StrandHogg security vulnerability in Android allows attackers to run malicious processes without user’s knowledge
Researchers have discovered a security vulnerability in the Android OS that could allow attackers to run malicious processes on a phone without the user’s knowledge.
The vulnerability, dubbed StrandHogg, enables malicious apps to appear as legitimate and trusted apps already installed on phones.
StrandHogg affects millions of fully patched Android phones, according to researchers from Norwegian app security firm Promon, who first discovered the security flaw. It affects all versions of Android, including the latest Android 10 release.
StrandHogg stems from a multitasking feature in the Android OS called TaskAffinity, which allows apps to take on the identity of other apps running in the multitasking system.
Malicious apps can easily exploit this feature by setting the TaskAffinity for its activities to match the package name of a legitimate third-party app.
This allows malicious apps to request intrusive permission from users while pretending to be a trusted app. So, when the user clicks a trusted app’s icon on the screen, a malicious version instead starts.
The user has no indication that they are giving permission to malware.
Hackers can exploit the vulnerability without root access, according to researchers. When exploited, this allows an attacker to:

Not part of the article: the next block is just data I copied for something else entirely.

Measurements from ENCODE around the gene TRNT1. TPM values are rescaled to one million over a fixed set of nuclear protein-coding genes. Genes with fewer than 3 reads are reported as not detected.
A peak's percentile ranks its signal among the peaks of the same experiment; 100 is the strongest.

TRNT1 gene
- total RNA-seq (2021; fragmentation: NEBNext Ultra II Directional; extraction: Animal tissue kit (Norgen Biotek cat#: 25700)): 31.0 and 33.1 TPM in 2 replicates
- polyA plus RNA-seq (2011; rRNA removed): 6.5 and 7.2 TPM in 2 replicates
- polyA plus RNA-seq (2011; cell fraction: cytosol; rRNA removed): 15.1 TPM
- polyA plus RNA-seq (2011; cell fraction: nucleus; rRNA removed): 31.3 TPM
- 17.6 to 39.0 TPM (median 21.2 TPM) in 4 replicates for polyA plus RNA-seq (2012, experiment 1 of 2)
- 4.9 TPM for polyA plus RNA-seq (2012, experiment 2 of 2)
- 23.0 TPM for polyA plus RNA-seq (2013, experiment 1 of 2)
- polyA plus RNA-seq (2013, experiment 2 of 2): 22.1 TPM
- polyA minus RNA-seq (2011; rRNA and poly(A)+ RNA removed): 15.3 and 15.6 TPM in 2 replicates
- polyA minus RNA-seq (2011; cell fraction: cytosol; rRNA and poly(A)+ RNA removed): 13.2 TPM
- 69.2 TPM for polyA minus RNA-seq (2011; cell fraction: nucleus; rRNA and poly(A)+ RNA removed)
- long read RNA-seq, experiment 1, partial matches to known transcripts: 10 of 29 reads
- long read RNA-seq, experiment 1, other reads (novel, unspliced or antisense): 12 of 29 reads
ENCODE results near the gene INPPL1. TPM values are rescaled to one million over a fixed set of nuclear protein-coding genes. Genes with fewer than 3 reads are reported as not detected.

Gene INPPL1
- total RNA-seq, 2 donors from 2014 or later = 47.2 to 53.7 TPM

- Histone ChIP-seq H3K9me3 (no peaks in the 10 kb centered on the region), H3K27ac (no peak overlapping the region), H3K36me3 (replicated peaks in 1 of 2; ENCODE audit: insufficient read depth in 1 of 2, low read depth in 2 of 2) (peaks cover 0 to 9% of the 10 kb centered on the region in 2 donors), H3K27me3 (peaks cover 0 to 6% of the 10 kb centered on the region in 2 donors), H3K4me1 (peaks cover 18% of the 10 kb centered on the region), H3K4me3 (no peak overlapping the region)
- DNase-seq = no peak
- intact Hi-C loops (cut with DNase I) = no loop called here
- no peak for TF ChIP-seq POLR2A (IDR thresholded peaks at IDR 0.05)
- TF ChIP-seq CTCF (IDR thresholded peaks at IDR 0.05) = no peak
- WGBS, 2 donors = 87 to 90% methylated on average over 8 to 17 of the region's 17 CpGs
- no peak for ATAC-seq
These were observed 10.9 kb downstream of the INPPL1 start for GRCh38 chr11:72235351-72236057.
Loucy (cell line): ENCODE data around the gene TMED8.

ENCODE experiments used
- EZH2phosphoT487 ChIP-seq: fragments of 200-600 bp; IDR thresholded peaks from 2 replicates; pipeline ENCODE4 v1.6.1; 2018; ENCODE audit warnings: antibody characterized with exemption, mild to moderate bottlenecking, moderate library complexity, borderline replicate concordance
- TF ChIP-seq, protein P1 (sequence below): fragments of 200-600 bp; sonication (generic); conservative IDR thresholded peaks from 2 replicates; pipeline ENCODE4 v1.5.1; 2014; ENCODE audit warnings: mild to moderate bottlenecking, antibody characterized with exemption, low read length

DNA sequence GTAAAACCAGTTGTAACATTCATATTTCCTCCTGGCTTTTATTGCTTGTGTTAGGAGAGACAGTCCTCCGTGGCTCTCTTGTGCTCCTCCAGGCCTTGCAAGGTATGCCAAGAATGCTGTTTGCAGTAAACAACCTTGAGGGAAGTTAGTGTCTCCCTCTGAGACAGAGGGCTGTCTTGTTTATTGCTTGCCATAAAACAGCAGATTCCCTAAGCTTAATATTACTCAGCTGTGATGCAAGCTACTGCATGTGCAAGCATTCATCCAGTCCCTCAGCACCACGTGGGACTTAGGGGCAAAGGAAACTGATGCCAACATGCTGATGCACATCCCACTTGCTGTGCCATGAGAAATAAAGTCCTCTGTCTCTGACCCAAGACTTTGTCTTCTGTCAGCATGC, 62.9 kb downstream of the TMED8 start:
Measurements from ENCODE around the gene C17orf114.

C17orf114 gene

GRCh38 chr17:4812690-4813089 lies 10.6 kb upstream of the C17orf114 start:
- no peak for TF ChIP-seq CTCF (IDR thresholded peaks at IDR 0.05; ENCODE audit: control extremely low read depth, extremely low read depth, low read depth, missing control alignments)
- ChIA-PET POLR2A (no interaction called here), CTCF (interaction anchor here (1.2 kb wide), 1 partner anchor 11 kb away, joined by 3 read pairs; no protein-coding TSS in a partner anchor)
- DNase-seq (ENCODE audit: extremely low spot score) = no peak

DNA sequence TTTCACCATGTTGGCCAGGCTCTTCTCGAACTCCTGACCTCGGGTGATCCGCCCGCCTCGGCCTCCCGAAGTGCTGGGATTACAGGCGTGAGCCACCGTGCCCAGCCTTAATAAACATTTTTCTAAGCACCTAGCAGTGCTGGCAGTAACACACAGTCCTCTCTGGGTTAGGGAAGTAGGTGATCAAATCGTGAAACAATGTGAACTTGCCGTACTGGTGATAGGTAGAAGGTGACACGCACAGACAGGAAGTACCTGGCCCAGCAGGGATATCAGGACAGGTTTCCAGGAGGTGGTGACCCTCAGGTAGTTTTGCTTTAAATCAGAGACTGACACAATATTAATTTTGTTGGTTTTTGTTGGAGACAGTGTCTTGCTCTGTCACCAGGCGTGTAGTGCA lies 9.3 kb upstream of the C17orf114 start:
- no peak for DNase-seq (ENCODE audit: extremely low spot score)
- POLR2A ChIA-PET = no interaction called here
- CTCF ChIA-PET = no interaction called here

- make calls
- record phone conversations
- access the contacts list/phone logs
- read and send messages
- access all files and photos on the device
- capture picture through the camera
- listen to the user through the microphone
- phish login credentials
- get location details
Promon said an Eastern European security firm for the financial sector first highlighted the bug, which helped the company to identify StrandHogg. The security firm, in turn, heard about the vulnerability when a number of banks in the Czech Republic told it about incidents of money disappearing from customer accounts.
The Eastern European security firm also provided a malware sample to Promon researchers for analysis, which was found to be exploiting the security vulnerability.
Researchers from Lookout, a mobile security provider, also confirmed the security flaw and identified 36 malicious apps exploiting the flaw, including BankBot variants.
“A common tactic for banking trojans is to trick users into disclosing their banking credentials to the attacker by displaying a fake login screen over legitimate mobile banking apps,” Lookout stated.
“Attackers are then able to create fraudulent financial transactions.”
“While Android has safeguards in place to defend against overlay attacks, by using Strandhogg, attackers can still mount such an attack even against current versions of Android,” it added.